Research by Which? shows ‘poor’ levels of broadband service across the UK
Three quarters of British households aren’t getting the promised speeds on their broadband package according to research, which found the problem affects over 15 million households.
While 90% of those polled by Which? said speed was an important factor when choosing a provider, the consumer group found just 26% of households with fixed broadband connections were getting the speeds they were paying for.
Which? has launched a Give Us Broadband Speed Guaranteed campaign.
It found just 17% of homes received an average speed that matched the advertised level – and even fewer, 15%, managed this during the peak evening period.
Broadband users in the countryside are much more poorly served than those in urban areas. While 31% households in towns and cities were able to receive a maximum advertised speed, incredibly 98% of rural homes didn’t typically get the headline speed.
Advertising guidelines say only 10% of all customers need to achieve the maximum advertised speed but Which? found three packages that couldn’t even meet that. Only 4% of customers on TalkTalk’s 17Mbps package, and just 1% of people on BT and Plusnet’s 76Mbps deals, were getting the top advertised speeds.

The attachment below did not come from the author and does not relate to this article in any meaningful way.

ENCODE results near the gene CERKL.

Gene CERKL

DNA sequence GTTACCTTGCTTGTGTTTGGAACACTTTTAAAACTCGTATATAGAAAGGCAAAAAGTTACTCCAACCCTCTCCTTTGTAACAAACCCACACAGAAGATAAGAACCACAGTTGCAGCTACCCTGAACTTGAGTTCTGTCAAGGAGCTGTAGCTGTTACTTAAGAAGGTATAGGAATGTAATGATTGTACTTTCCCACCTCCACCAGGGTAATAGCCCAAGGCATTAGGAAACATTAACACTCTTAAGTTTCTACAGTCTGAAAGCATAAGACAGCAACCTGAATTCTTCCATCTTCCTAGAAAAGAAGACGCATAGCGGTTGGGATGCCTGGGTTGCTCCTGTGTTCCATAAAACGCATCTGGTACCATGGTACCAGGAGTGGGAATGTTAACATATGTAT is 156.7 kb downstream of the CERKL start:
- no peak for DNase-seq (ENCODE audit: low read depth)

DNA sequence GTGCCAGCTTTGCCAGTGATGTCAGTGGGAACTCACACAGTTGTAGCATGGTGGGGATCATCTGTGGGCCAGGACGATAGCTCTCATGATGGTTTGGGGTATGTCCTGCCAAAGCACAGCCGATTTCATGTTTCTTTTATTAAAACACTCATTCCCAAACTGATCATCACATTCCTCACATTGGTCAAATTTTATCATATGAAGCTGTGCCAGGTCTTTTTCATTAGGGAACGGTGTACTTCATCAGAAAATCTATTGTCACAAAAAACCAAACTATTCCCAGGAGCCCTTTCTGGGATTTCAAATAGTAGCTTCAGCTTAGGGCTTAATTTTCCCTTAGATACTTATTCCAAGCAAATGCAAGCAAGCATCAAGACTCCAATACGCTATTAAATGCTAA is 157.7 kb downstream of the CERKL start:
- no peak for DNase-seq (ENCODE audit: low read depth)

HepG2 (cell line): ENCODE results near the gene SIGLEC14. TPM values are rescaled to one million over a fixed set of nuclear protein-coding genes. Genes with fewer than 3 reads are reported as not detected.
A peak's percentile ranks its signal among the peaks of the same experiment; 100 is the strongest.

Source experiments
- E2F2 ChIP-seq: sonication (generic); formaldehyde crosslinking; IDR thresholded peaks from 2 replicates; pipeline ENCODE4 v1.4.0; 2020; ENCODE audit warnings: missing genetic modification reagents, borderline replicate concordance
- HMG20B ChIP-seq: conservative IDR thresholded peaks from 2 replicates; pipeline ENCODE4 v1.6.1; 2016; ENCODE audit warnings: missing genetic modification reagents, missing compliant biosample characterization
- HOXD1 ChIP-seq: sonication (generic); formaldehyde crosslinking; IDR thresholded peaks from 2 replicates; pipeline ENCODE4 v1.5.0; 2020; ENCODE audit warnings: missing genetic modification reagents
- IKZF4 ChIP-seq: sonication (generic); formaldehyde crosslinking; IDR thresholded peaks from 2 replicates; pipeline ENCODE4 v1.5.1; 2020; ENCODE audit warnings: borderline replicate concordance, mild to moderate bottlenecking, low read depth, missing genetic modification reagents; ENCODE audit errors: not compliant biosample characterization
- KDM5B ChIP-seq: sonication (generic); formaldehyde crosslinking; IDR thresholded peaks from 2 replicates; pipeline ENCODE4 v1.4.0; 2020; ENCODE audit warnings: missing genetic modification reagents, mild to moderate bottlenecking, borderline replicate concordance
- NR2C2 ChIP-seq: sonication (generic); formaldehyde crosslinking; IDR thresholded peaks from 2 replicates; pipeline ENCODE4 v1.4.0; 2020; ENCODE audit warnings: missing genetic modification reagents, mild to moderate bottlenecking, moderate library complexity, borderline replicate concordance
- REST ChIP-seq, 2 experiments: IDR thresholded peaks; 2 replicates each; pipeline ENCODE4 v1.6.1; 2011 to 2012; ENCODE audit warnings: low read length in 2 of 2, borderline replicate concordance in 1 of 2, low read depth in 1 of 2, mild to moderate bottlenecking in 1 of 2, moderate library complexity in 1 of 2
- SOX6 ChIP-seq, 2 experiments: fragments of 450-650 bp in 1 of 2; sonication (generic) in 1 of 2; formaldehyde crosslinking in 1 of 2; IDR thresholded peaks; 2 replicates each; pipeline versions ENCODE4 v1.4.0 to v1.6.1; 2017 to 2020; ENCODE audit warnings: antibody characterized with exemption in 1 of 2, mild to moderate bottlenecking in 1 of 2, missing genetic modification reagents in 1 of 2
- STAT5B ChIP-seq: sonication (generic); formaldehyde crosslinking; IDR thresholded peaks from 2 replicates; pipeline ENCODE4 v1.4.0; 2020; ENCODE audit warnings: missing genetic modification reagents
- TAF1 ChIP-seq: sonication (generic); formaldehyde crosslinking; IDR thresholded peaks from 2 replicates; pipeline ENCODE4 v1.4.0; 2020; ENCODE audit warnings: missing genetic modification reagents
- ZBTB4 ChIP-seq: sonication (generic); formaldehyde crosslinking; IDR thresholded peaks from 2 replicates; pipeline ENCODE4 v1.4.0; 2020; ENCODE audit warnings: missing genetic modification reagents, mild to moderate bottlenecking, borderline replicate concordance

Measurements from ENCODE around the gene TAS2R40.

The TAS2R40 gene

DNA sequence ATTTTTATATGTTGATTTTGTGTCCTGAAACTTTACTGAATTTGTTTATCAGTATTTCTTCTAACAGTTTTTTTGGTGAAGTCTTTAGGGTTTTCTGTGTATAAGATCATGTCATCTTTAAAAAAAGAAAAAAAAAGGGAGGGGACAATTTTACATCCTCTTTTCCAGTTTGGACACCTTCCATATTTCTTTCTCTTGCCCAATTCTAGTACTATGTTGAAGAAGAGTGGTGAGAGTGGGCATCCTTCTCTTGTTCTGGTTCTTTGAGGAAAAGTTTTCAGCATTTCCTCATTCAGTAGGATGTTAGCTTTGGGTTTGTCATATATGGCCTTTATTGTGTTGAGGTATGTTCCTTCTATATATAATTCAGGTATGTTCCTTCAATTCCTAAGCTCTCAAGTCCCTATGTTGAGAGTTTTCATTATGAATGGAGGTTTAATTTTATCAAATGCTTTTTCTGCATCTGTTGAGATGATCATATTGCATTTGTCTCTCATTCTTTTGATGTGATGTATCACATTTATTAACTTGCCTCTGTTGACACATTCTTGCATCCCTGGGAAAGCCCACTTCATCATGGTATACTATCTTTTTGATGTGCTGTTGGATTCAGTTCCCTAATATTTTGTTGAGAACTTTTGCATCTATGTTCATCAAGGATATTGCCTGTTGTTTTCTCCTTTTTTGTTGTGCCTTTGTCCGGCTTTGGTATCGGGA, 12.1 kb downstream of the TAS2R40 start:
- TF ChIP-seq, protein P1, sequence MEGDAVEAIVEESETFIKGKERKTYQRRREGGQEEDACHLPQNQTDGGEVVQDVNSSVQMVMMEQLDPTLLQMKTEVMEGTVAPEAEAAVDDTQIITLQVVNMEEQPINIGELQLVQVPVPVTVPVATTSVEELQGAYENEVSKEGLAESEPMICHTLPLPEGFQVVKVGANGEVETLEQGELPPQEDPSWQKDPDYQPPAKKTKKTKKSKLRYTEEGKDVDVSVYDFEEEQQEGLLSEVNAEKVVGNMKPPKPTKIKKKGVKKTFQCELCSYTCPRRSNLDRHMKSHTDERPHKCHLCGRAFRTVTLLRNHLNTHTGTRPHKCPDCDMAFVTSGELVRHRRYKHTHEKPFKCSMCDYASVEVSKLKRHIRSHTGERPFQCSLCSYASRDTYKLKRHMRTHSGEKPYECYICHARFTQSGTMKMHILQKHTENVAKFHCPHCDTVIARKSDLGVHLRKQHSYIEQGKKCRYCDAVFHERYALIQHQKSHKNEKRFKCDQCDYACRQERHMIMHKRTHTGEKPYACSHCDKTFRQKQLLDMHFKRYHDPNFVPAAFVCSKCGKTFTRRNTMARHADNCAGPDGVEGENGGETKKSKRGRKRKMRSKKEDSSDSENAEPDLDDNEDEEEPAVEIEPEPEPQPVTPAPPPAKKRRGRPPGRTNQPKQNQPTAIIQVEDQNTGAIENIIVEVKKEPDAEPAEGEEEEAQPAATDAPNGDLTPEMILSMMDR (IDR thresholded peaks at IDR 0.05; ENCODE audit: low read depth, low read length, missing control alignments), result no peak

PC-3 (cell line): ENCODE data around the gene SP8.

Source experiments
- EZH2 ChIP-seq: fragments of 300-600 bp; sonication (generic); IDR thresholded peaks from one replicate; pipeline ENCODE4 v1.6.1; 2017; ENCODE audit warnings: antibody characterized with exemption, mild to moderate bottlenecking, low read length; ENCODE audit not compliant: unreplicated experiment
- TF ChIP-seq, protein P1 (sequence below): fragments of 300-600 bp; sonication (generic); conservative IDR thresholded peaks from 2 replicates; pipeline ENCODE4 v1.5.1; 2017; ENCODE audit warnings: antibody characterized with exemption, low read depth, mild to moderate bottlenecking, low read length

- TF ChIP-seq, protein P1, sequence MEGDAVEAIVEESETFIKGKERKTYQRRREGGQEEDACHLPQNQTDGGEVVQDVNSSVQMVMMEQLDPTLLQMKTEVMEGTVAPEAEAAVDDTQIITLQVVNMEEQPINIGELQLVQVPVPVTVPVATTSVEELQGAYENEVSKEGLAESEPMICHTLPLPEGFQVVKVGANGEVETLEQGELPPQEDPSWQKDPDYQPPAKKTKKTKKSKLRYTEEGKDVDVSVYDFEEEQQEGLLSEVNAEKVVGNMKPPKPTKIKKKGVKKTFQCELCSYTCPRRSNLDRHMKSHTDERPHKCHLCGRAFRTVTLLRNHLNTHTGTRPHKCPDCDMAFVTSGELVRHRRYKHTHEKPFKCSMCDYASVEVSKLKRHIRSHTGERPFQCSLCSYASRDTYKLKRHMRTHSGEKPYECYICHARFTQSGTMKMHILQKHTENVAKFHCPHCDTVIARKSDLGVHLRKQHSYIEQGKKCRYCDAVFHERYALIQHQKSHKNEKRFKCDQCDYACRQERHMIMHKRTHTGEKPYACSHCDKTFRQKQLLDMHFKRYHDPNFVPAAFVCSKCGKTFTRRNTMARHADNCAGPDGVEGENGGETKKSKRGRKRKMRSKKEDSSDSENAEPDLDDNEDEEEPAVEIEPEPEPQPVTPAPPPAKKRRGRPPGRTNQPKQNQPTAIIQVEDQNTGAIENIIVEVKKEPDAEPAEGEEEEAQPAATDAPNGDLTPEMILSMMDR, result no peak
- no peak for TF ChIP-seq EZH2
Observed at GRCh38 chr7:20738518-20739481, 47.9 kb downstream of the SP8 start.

Which? executive director Richard Lloyd, said: “It’s not good enough that millions of homes are so poorly served by their broadband provider with speeds that just don’t live up to what was advertised. Broadband is an essential part of life these days so people shouldn’t be persuaded to buy a package which is never going to live up to expectations.
“We’ve raised our concerns with the advertising authorities, but we now want Ofcom to ensure consumers get the speeds promised by providers.”
The regulator, Ofcom, recently announced new measures to make it easier for people to switch provider if they were not getting the speed advertised on their contract.
However, the changes are unlikely to come into effect until January 2016 – the point at which the telecoms firms must have adopted Ofcom’s new code of practice on the subject.
Which? said it wants the rules to change so providers are only allowed to advertise speeds that most of their customers can receive.
This article was written by Miles Brignall, for theguardian.com on Thursday 18th June 2015 07.00 Europe/Londonguardian.co.uk © Guardian News and Media Limited 2010